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i'm driving back from a meeting at the coppell clinic, pulling into the addison parking lot when my phone rings.  it's james' daycare, and i am fully ready to receive my very first boo-boo report.  maybe james has tumped over in his increasingly desperate attempts to crawl.  maybe he has punched a bottle of milk into his own eye.  maybe his nemesis, that shady little ethan, has bitten him.

instead, the daycare director greets me.  she tells me not to be alarmed, but james has not been doing well.  he's had a low-grade fever all day and he's refusing meals, which isn't like him at all.  he's been lethargic and sleeping all day, we've been able to wake him up but he's not being himself.  he's got a deep cough and is showing signs of breathing retractions.

my stomach clenches and my mouth goes dry instantly.  the fear in my gut is visceral, and i u-turn back onto the tollway so automatically i am slightly surprised to find myself speeding north a moment later.  in an instant, i forget about my meetings, the conference call, the interview, my own appointments.  i call dr. macdonald's office.  i call ian.  i call my mother, and then i fight back tears for the rest of the drive.

and i will always be the first one to shrug it's okay, he'll be fine, babies get sick because cognitively i know that a 7 month old's only forte is absorbing all the germs in the world and transforming them to a free-flowing nose.  for all of his personality foibles, the only thing james really excels at is coughing.  he has been, to some degree, sick for the past two months.  i knew this would happen.  i coached ian on this very expectation.  but still, there is a sickening fear hollowing out the pit of my stomach when i see james looking back up at me, glassy-eyed and devoid of his usual cheer.  he isn't crying or fussing, but i know with an undeniable instinct that he does not feel cool at all.  my baby is in pain, and this one fact sends fear signaling pathways coursing through my autonomic nervous system.  

i speed down preston rd like i'm playing grand theft auto, terrified that the pediatrician's office will close while i am stuck in traffic behind a jetta that is slowly considering every possible right turn.  i normally drive at a painfully hesitant crawl like a blind elderly dog navigating through a school zone, but my babby is wheezing in the backseat and i am filled with a burning hatred for everyone who isn't dr. macdonald and his prescription pad.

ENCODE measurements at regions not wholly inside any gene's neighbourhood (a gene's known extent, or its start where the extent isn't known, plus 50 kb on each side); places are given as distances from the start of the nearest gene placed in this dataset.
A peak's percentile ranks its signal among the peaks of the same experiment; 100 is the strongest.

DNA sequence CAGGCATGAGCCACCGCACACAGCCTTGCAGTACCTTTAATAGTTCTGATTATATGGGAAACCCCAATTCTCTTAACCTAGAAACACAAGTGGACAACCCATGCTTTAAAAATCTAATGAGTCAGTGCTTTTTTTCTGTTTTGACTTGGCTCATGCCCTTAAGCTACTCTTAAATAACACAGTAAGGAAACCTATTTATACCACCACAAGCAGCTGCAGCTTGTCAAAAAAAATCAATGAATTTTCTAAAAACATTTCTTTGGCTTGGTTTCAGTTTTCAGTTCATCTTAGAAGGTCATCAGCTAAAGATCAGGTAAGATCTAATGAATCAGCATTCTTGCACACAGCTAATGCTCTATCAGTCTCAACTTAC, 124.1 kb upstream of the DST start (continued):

when we arrive at the clinic, james throws up on ian's shoulder by way of greeting.

dr. macdonald detects no respiratory distress, and my own breathing finally eases.  james' strife and listlessness are the byproduct of a double ear infection.  apparently, that round of amoxicillin he just finished might as well have been cotton candy.  dr. macdonald reassures me, once again, that this is still well within the realm of totally normal things that happen to all babies all the time.  and then his medical assistant promptly fails to call in the prescribed antibiotics.  by the time we realize this, the clinic is closed.

when we return home, ian feeds james a mouthful of baby tylenol.  that was 3.75 mL, right?  i ask.  

my husband freezes.  no, it was 5.  like a sitcom sight gag, i watch him refer to the directions on the bottle only to discover there was a second page revealed by peeling away the first layer.  a page that specifies that babies under 24 lbs need dosing instructions from a physician.  but i am a proud member of a facebook mommy group and i might as well have that infant acetaminophen dosage chart tattooed behind my fucking eyelids for how many times i have gazed upon it during a 3 am nursing session.  

i am pretty sure that james' liver will not immediately fall out of his butt, yet i call the after-hours nursing line for peace of mind.  it reaches a registered nurse at children's medical center, and she asks me if i want to call 911.  only to arrest my husband, i tell her.  she gets poison control on the line.  i remind everyone in this conversation once again that this was definitely ian's fault and not mine.  can you write that in his chart?

poison control lectures me sternly but reassures me that my baby should be fine.  ian is contrite and i am exhausted but james looks pretty pleased with himself.  he babbles happily, blows raspberries incessantly, and proceeds to down 10 ounces of milk to make up for the lost meal.  he is so unfathomably easy, so calm and tolerant that i am left saying who's a good boy?  you're a good boy! over and over again because everything is basically a dog and i have the communication skills of an amoeba.

and now, for the first time in a long time, i am awake in the nursery.  not because james is having trouble sleeping- on the contrary, he is basically comatose and seemingly mad comfortable.  it's just that i can't stop staring at him, stroking his goofy-ass hair that only grows on top, memorizing the impossibly vulnerable curvature of his cheeks.  and maybe for the first time ever, he doesn't just feel like a baby that someone left in my house for me to do a bad job of raising.  he feels like mine, but so much better and more than i deserve.  everything well-intentioned, earnest, or good about me exists in this 19 lb stack of biscuits.

please get better soon, mr. james.  and give me my dang heart back. i'm gonna need it for this hyped up new zelda game.